A trip to the zoo – it’s a staple when you’ve got a kid. A walk, some silly faces, imitate some of the animals, sometimes your child might even join in. I remember – with utmost clarity – the time I spotted a couple of women checking out my efforts, making sure I wasn’t struggling with the stroller, a second look to be sure I’d packed a play-lunch. And then as we arrived back at our cars, zoo trip over for the day, one of them said to me, “well done, dad!” She was about to lean over and wipe my brow for me, I’m sure of it.
Whatever awkwardness I might have put across wrestling with a car-seat harness I would have hoped that I hadn’t sold the image of a blatant first-timer, some fly-by-nighter usually too busy to look after the kid but forced into a Friday make-nice shift.
In fact at the time that I was clocked by these two self-appointed social services wardens I’d been in the stay-at-home dad game for a year – and I was doing an incredible job, which I based entirely on the fact that my child was still breathing. (I’m still doing that job and he’s still breathing by the way, making me employee of the month. Every month).
It was one simple sentence – meant as praise, but it seemed so patronising. And imagine if I’d tried that in return: “Nice job, mummy! First time is it? Didn’t drop her I notice. Good one!” An angry husband arriving a few minutes later, a quick scan of my number-plate in case the cops might need to be informed, a story over w(h)ine-time with friends about how the deluded guy was hitting on her in the most inappropriate and condescending way.
Mostly I just do my job – walk along behind the boss, he’s three now and has been in his role as tiny, strutting dictator of the house for 18 months or so. I’d certainly never tell any other parent what they should or shouldn’t do – because I figure that anyone keeping their child alive is doing wonderfully. Remembering that they should have clothes on, particularly when in public, and some level of engagement beyond that – because as you try to teach them about the weird and wonderful things in this world you’ll learn more than you ever forgot in return – is really extra for experts.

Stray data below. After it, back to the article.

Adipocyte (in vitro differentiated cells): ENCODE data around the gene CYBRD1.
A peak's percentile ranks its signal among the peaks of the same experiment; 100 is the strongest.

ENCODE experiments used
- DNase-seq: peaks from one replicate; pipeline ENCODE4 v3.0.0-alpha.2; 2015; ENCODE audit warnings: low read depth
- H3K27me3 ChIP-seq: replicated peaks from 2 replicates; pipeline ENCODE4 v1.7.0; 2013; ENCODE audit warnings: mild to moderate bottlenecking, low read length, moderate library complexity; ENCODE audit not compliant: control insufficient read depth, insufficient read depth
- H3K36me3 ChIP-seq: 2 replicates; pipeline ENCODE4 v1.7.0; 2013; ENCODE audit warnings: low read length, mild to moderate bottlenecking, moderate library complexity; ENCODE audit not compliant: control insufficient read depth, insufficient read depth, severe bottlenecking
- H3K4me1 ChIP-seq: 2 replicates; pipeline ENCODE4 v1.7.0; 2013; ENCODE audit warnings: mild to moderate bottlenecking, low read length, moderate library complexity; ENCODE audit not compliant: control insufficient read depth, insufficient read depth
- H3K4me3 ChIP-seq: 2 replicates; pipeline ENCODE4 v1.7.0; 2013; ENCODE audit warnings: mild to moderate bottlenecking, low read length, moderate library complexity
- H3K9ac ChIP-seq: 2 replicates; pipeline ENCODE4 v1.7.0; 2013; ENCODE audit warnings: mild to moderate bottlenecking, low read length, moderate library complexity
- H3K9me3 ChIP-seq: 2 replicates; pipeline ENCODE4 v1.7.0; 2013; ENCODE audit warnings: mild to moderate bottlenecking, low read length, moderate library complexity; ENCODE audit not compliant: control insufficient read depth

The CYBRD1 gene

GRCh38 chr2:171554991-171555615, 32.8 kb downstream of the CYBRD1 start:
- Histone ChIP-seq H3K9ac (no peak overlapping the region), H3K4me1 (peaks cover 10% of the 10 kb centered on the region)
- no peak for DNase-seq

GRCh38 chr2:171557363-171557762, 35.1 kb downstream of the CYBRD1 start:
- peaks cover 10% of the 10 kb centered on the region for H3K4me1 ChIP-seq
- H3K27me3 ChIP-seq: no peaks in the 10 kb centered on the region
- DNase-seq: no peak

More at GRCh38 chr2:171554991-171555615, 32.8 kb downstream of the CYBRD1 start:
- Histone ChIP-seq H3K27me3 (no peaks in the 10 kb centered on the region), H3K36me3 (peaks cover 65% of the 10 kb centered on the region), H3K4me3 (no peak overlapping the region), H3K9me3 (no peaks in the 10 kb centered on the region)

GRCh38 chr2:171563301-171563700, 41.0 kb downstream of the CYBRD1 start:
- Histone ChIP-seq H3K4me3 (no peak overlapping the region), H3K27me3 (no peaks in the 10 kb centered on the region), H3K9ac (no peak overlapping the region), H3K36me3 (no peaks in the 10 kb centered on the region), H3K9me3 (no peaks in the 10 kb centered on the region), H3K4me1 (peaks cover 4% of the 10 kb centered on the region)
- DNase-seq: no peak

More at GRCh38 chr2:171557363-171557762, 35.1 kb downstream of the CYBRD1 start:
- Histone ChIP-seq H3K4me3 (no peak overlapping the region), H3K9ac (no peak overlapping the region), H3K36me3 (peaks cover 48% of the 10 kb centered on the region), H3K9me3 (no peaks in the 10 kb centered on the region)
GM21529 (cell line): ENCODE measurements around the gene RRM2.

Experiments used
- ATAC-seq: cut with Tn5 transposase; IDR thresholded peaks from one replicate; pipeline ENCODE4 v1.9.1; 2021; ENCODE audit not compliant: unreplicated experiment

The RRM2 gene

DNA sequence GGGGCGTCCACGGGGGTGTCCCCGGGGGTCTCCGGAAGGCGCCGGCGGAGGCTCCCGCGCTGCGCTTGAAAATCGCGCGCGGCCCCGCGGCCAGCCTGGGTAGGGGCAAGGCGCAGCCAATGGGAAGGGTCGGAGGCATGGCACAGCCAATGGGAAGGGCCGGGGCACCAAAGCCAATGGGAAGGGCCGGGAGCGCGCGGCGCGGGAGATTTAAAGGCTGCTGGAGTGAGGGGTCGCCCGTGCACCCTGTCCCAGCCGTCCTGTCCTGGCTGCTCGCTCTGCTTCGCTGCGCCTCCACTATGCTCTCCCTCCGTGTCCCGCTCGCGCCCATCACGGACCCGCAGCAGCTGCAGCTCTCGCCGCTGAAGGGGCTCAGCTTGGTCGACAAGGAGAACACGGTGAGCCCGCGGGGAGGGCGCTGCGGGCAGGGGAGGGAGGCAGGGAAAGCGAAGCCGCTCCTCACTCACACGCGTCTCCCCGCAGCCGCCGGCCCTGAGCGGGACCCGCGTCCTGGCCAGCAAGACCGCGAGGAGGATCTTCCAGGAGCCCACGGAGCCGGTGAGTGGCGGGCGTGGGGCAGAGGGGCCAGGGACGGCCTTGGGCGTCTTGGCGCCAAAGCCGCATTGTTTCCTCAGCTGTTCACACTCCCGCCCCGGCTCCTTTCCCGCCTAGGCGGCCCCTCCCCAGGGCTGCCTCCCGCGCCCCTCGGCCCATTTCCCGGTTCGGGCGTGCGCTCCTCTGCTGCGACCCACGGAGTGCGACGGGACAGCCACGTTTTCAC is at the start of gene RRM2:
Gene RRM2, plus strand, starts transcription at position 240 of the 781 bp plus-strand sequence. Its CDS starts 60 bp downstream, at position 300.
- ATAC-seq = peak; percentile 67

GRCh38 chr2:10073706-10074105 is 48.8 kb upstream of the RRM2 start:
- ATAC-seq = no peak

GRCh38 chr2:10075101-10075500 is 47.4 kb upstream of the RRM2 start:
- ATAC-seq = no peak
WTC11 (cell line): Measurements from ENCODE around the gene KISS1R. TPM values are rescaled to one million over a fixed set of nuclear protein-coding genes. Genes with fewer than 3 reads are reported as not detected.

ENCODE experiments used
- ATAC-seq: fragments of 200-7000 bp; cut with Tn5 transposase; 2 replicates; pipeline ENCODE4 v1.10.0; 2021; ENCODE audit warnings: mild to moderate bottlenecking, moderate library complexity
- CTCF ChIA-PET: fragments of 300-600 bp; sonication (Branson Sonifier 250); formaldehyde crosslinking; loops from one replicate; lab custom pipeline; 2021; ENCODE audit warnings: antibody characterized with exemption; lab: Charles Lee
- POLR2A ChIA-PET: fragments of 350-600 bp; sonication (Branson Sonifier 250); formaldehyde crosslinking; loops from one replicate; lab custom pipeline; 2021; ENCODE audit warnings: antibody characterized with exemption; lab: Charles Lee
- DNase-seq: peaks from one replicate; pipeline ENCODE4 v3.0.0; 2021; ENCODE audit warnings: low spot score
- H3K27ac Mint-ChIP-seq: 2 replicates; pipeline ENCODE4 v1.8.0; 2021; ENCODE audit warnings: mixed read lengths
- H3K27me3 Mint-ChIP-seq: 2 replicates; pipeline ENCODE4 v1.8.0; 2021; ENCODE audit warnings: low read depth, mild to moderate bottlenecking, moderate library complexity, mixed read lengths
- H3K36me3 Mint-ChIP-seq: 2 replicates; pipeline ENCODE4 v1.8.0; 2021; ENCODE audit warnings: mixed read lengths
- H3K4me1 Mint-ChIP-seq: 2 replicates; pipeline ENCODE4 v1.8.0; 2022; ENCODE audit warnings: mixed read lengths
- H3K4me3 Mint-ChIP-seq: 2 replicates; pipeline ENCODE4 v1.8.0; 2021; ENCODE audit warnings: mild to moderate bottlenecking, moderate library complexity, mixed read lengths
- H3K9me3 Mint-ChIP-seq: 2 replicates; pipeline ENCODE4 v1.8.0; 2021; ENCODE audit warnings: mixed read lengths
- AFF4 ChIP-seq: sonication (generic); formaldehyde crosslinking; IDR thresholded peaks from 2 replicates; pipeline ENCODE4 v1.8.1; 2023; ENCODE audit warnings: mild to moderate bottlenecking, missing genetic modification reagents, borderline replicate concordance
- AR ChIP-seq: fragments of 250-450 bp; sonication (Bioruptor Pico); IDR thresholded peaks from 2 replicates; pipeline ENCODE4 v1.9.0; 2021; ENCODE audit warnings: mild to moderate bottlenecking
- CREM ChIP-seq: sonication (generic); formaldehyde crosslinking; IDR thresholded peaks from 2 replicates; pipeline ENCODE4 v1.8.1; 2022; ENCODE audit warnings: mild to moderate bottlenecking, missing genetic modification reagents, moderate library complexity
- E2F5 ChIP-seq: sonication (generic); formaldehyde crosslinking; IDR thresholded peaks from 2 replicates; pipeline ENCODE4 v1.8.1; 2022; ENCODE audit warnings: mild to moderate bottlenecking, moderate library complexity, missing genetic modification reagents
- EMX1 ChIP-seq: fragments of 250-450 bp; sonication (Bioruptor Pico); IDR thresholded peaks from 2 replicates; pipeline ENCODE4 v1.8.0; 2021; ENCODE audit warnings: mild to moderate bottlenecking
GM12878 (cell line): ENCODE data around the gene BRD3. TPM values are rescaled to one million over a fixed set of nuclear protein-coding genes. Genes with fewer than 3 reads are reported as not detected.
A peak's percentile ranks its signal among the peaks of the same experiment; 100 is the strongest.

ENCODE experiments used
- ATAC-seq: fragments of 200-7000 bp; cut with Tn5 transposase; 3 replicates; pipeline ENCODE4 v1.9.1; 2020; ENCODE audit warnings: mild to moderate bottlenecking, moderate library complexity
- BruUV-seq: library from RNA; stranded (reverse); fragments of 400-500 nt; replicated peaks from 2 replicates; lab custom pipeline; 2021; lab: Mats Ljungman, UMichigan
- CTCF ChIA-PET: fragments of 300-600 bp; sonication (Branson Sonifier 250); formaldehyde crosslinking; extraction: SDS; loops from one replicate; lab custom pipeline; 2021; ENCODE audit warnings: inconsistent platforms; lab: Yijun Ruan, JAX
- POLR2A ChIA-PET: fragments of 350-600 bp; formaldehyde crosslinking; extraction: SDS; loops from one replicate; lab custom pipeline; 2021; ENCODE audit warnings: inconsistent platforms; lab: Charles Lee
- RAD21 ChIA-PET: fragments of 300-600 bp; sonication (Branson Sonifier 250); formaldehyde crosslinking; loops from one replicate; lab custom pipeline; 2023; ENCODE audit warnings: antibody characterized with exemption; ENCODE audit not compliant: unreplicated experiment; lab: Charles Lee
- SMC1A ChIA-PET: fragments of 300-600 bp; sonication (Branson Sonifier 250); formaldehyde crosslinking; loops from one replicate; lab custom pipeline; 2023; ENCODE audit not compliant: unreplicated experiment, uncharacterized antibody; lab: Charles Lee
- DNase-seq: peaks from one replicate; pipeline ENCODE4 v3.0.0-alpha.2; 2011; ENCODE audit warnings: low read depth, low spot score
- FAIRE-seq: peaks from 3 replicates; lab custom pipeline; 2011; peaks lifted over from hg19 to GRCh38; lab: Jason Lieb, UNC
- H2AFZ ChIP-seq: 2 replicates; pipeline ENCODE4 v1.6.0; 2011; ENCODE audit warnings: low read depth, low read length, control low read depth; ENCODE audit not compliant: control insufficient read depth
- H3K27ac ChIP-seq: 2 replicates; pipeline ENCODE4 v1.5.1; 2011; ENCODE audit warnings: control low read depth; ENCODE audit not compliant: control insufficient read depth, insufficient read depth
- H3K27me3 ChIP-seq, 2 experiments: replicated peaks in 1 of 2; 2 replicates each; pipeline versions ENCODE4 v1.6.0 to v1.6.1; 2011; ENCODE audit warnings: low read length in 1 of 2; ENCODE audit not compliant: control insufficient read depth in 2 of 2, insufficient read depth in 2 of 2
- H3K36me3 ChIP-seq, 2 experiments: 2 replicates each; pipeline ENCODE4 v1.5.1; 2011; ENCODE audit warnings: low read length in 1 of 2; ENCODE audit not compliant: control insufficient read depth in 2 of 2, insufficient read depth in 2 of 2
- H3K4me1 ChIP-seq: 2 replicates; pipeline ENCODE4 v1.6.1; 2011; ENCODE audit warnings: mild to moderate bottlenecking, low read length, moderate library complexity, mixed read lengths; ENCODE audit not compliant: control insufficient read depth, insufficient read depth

I make it through each day and then get on with my other job/s. I get up early to start the day several hours before I should. I squeeze things in. We all have ways of getting the various other jobs done and there’s no real right or wrong way there – it’s never anyone else’s business how you might come to do the shopping or clean the car or write a column, so long as you’re not breaking the law or hurting anyone else.
But parenting remains one of those weird areas where anyone can comment – especially if they’ve had children. If they have their children on hand right as they intend to make their point then obviously that’s a major bonus, the perfect visual aid, they can tut in your general direction as they open the lunchbox that didn’t use to be a yoghurt container, they can pause and stare down into your soul as they feed organic linseeds and just a dash of flaxseed oil from the polished chrome flask after. They can make that special look of utmost contempt because they’ve really learned, now with being up to child number three or four (and possibly that’s why they’ve lost count – what with being so good at it) that the hard work really pays off and the smart choices are the right choices and one day you’ll figure that out for yourself or grab the brochure, since you clearly look like you must need a tip or two.
I look at other parents now – in the aisles of supermarkets or department stores – with a Fight Club-styled nod. I see them worn down with a screaming brat tearing at their will to live, I see them holding back from slapping that kid into the wall, I see them wondering where their life has gone and if it will ever return and I know now that it’s just a single moment – even if it repeats as daily or weekly pattern. And that their life is filled, no doubt, with so many magical moments that make these gruesome bits no real issue at all. Even if the weight of the world is being applied with all of the pressure it can muster if only for a second or two at a time.
I look at any other parent now and think they must be doing a wonderful job if their child is breathing.